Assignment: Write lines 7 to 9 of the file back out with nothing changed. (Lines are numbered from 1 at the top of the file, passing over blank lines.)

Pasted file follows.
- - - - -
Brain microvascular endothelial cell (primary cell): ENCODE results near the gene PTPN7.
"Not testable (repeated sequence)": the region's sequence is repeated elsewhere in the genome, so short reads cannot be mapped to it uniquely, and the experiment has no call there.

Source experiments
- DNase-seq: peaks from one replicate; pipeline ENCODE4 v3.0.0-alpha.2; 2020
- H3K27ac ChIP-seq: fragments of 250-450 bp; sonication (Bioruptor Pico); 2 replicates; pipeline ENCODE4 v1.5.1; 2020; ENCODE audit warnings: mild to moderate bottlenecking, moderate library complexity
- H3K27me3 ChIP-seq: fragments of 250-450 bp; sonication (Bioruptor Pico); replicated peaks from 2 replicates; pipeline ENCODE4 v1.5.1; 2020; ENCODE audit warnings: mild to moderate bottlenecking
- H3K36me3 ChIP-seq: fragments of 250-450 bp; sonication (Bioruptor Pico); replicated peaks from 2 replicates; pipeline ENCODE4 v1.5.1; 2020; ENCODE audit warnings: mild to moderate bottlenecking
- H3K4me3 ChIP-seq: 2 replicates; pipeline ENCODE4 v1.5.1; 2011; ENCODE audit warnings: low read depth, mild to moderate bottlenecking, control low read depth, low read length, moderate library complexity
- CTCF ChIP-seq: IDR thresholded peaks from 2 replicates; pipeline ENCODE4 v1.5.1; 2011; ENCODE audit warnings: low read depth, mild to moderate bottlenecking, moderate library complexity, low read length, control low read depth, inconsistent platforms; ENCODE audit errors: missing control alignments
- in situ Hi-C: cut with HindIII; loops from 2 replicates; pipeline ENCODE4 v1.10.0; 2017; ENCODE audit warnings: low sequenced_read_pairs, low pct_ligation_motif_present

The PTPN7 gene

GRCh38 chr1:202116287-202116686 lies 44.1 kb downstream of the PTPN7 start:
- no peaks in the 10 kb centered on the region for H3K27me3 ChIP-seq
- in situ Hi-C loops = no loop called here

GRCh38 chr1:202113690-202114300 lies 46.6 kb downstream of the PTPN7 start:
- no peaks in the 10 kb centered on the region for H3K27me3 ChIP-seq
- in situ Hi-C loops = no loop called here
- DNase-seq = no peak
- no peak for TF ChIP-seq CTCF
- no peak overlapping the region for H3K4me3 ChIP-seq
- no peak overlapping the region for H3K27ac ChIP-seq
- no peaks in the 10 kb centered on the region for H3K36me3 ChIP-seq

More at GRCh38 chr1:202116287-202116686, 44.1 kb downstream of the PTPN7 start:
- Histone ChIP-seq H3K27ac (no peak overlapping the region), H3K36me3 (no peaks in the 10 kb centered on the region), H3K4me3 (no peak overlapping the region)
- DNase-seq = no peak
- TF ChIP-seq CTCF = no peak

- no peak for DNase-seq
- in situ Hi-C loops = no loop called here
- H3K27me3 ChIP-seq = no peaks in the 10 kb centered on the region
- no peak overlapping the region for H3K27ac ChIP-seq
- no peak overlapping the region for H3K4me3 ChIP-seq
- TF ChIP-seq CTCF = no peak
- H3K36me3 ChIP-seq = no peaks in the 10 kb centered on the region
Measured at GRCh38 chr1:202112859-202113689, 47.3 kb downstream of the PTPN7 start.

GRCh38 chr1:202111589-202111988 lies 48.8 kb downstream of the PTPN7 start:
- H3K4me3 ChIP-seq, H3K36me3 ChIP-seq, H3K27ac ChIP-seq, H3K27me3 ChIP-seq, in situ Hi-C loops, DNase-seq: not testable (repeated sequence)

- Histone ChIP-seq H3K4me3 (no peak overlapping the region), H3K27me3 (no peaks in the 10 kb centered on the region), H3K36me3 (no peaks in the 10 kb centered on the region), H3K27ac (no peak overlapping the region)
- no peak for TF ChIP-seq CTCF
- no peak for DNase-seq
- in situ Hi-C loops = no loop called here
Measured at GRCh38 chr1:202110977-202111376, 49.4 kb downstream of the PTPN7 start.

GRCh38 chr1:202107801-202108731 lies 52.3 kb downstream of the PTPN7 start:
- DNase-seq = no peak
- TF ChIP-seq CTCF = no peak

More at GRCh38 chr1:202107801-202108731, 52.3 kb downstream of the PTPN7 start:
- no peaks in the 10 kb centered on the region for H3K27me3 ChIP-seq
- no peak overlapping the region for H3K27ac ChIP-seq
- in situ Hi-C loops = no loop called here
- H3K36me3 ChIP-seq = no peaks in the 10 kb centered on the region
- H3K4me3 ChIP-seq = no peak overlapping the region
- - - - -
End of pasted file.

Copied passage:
- H3K36me3 ChIP-seq: fragments of 250-450 bp; sonication (Bioruptor Pico); replicated peaks from 2 replicates; pipeline ENCODE4 v1.5.1; 2020; ENCODE audit warnings: mild to moderate bottlenecking
- H3K4me3 ChIP-seq: 2 replicates; pipeline ENCODE4 v1.5.1; 2011; ENCODE audit warnings: low read depth, mild to moderate bottlenecking, control low read depth, low read length, moderate library complexity
- CTCF ChIP-seq: IDR thresholded peaks from 2 replicates; pipeline ENCODE4 v1.5.1; 2011; ENCODE audit warnings: low read depth, mild to moderate bottlenecking, moderate library complexity, low read length, control low read depth, inconsistent platforms; ENCODE audit errors: missing control alignments